mv ~/.local/share/nautilus/scripts/
chmod u+x ~/.local/share/nautilus/scripts/

  • Nemo (default Cinnamon file manager):
mkdir -p ~/.local/share/nemo/scripts
mv ~/.local/share/nemo/scripts/
chmod u+x ~/.local/share/nemo/scripts/

  • Caja (default MATE file manager):
mkdir -p ~/.config/caja/scripts
mv ~/.config/caja/scripts/
chmod u+x ~/.config/caja/scripts/

4. Configure

Since it's running as a file manager script, without any arguments, you'll need to modify the script if you want to change some of its settings, like enabling the GUI, changing the subtitles language, and so on. These are optional of course, and you can use it directly to automatically download subtitles using its default settings.

To Configure, you'll need to open it with a text editor. The script path should now be:

  • Nautilus: ~/.local/share/nautilus/scripts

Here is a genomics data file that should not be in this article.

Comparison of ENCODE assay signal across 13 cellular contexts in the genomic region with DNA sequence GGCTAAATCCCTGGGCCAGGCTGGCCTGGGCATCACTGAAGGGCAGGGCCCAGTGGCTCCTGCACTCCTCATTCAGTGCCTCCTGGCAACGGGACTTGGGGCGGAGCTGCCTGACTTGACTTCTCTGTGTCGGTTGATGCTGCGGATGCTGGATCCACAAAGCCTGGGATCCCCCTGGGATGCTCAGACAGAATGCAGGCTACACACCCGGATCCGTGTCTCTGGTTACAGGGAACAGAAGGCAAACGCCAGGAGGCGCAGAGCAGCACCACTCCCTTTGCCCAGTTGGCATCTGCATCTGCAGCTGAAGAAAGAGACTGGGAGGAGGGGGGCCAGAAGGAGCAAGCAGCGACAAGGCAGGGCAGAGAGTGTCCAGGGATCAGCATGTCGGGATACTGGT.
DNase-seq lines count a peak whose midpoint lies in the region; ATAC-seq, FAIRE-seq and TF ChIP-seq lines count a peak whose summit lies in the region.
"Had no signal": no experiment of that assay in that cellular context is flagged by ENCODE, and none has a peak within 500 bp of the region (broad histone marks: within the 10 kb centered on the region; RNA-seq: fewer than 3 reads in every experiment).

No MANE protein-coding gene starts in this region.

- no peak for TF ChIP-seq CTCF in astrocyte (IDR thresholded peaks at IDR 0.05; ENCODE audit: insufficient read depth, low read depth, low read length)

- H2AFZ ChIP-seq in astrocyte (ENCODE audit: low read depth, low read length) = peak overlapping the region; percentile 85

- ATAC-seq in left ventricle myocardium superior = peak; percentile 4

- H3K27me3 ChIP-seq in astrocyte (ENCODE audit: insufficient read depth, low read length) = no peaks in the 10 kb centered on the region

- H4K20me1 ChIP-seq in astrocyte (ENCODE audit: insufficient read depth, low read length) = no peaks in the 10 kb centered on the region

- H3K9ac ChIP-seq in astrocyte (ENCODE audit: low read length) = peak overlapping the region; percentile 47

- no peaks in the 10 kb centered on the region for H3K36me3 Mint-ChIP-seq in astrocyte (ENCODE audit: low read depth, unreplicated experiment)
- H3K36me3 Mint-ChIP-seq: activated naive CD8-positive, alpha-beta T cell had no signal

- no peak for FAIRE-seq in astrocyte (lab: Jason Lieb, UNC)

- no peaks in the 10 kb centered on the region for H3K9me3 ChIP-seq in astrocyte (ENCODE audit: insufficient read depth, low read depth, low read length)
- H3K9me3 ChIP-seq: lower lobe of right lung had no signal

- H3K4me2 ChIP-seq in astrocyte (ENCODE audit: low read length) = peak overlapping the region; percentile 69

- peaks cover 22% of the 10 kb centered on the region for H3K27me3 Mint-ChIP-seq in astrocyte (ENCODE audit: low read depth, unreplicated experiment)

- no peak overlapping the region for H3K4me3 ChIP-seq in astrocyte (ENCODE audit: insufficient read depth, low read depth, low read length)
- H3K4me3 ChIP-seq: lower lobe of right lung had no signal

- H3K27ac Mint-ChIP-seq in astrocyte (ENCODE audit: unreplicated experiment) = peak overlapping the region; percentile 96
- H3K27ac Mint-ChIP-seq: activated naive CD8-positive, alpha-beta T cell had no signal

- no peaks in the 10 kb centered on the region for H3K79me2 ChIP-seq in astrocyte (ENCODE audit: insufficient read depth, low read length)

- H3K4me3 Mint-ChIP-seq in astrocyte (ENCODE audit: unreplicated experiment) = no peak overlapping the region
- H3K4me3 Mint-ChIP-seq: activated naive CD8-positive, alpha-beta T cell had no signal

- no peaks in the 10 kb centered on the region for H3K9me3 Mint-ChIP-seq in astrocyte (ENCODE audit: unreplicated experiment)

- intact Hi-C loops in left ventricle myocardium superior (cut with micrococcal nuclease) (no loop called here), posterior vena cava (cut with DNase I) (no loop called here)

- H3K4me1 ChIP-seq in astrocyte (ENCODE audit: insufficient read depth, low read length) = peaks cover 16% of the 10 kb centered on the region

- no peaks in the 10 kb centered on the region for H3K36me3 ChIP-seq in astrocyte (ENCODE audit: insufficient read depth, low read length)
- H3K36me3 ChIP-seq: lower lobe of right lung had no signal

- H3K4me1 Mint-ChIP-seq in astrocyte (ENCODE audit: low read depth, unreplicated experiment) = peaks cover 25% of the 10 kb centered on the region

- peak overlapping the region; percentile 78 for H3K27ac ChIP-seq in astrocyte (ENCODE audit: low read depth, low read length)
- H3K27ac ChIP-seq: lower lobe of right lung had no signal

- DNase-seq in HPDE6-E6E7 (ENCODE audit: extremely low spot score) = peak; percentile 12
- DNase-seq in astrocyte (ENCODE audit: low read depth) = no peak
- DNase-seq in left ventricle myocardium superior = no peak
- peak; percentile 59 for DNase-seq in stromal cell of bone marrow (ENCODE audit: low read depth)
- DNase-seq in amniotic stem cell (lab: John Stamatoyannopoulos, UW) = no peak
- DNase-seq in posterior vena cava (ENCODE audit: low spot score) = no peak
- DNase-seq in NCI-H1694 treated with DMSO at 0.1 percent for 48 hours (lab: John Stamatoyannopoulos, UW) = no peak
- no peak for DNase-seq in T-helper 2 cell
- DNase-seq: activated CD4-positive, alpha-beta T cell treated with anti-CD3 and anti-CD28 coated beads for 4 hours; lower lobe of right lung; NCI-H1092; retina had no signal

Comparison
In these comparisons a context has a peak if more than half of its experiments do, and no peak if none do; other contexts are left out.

• Nemo: ~/.local/share/nemo/scripts
  • Caja: ~/.config/caja/scripts

Navigate to that folder using your file manager and open the file with a text editor.

Here's what you may want to change in this file:

  • To change the subtitle language, search for opt_languages = ['eng'] and change the language from ['eng'] (English) to ['fre'] (French), or whatever language you want to use. The ISO codes for each language supported by are available on this page (use the code in the first column).
  • If you want a GUI to present you with all subtitles options and let you choose which to download, find the opt_selection_mode = 'default' setting and change it to 'manual'. You'll not want to change this to 'manual' (or better yet, change it to 'auto') if you want to download multiple subtitles in the same time and avoid having a window popup for each video!